The Washington Post

What does the American public want in Egypt? Not much.

President Obama weighed in on the violence in Egypt Thursday morning, issuing a careful statement in which he canceled a planned joint military action with the country but stopped short of cutting off military aid.

"America cannot determine the future of Egypt," said Obama. "That's a task for the Egyptian people."

President Obama

A scan through recent polling on Egypt suggests that Obama is echoing a sentiment widely held by the American public: There is little interest in the United States involving itself in what is happening in the Egypt and equally little belief that such involvement could change anything.

Take this Pew poll last month that showed just more than one in three Americans believe that what happens in Egypt is "very important" to U.S. interests, a 10-point drop from February 2011 -- in the midst of the Arab Spring.

In that same Pew survey, nearly eight in ten respondents said that while Egypt was "important" there were "bigger concerns" in the United States.

Image courtesy of Pew
Image courtesy of Pew

And the doubts about what the United State's role should or, more accurately, shouldn't be are remarkably bipartisan.

In a National Journal/All State poll, 16 percent of Democrats and Republicans said that the "U.S. should do more to try to shape the government in Egypt and promote an end to violence" while nearly eight in ten people in both parties say the U.S. should mostly stay out of Egypt's business.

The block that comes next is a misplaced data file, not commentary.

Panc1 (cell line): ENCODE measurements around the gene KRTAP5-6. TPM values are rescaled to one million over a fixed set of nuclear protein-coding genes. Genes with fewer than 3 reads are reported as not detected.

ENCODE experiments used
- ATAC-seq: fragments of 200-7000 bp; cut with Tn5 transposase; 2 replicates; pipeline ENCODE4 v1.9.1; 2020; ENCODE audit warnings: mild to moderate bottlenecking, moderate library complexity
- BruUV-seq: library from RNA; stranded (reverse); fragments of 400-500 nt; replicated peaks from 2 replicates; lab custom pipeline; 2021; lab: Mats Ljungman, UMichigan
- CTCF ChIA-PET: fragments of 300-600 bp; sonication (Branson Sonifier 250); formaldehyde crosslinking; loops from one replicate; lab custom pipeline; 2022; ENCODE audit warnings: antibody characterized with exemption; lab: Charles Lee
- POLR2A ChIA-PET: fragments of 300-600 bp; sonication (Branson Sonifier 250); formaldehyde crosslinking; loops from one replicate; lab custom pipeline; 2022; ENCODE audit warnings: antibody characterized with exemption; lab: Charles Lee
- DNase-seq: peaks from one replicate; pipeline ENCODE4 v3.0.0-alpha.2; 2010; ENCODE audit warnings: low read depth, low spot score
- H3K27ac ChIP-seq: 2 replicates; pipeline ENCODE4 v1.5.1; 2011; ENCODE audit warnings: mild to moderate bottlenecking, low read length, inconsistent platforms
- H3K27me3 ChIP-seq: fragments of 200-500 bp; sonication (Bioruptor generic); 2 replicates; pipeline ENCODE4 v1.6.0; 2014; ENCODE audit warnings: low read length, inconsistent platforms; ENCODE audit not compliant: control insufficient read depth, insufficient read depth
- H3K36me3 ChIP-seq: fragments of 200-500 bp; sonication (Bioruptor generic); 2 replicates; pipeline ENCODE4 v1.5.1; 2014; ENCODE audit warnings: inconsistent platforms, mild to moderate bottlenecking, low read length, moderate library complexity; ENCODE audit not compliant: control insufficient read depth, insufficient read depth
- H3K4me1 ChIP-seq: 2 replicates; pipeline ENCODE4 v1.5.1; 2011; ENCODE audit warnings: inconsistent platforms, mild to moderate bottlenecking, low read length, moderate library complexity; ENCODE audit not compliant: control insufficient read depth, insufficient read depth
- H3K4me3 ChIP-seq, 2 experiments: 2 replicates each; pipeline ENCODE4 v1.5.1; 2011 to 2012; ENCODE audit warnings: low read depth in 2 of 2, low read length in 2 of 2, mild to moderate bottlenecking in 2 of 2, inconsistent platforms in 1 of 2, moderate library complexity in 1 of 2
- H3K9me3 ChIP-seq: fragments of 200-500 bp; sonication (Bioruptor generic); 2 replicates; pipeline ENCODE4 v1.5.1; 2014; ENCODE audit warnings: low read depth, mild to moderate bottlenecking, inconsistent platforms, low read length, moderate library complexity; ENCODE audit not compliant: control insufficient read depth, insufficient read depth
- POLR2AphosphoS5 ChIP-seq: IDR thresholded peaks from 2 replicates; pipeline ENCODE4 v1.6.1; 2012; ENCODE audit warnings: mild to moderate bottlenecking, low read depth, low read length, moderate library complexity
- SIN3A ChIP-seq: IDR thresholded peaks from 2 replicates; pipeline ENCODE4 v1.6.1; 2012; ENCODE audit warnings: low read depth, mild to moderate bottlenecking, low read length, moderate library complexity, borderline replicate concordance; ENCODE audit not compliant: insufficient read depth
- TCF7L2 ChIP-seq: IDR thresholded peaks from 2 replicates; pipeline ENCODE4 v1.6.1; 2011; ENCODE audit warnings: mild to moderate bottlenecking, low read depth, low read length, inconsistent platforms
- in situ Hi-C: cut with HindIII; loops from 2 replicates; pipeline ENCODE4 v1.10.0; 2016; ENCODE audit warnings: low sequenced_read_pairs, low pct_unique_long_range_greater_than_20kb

It is, of course, possible that the deaths of more than 500 people over the last few days in Egypt could move public opinion into a more activist stance toward the country.

But, given the fatigue over Iraq and Afghanistan we've seen in the American public in recent years, it seems there is a broad and steady reluctance to get involved in foreign conflicts that isn't likely to change.

Chris Cillizza writes “The Fix,” a politics blog for the Washington Post. He also covers the White House.



Success! Check your inbox for details. You might also like:

Please enter a valid email address

See all newsletters

Show Comments
Most Read



Success! Check your inbox for details.

See all newsletters

Your Three. Videos curated for you.
Play Videos
From clubfoot to climbing: Double amputee lives life of adventure
Learn to make traditional soup dumplings
In defense of dads
Play Videos
How to make head cheese
Perks of private flying
The rise and fall of baseball cards
Play Videos
Husband finds love, loss in baseball
New hurdles for a Maryland tradition
How to survive a shark attack
Play Videos
Portland's most important meal of the day
What you need to know about Legionnaires' disease
How to save and spend money at college
Next Story
Sean Sullivan · August 15, 2013

To keep reading, please enter your email address.

You’ll also receive from The Washington Post:
  • A free 6-week digital subscription
  • Our daily newsletter in your inbox

Please enter a valid email address

I have read and agree to the Terms of Service and Privacy Policy.

Please indicate agreement.

Thank you.

Check your inbox. We’ve sent an email explaining how to set up an account and activate your free digital subscription.